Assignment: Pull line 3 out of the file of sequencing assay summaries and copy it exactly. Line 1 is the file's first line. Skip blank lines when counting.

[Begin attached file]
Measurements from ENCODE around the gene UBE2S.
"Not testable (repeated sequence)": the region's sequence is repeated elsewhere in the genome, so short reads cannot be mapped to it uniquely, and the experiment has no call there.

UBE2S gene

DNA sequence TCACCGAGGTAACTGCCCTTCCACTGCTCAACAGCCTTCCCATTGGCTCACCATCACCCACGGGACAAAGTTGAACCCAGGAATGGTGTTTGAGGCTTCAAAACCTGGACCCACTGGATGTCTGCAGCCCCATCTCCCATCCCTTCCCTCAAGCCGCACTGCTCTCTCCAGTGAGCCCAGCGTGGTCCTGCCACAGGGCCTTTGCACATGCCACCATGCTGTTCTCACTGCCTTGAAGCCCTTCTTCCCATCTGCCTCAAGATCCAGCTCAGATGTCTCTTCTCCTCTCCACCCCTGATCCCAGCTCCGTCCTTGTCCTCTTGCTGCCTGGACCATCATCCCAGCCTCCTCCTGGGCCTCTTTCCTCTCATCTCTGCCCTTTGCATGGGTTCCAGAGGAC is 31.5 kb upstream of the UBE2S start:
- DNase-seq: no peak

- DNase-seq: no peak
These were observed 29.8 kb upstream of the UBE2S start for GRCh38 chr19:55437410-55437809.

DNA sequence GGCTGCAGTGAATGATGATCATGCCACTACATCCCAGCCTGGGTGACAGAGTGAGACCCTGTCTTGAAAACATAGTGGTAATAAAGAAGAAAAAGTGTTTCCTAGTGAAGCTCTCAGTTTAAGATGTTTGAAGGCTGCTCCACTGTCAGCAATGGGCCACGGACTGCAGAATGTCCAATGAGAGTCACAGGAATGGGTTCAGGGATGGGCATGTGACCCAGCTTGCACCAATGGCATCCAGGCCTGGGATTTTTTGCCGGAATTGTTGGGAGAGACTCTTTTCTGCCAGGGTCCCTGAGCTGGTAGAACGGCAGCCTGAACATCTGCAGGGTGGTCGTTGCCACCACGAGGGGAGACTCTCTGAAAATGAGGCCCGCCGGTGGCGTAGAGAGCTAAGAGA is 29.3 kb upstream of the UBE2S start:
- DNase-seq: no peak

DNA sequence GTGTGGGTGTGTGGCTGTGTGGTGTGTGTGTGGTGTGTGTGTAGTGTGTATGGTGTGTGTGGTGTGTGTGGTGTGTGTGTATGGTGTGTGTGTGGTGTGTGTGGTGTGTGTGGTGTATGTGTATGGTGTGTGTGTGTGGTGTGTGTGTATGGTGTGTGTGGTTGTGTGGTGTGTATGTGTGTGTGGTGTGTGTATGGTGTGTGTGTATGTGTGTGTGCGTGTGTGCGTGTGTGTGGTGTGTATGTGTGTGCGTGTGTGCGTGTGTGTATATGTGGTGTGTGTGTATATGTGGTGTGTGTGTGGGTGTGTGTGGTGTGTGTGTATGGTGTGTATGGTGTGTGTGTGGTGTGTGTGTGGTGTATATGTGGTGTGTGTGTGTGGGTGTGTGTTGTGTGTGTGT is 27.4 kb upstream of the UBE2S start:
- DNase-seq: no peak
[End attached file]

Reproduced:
UBE2S gene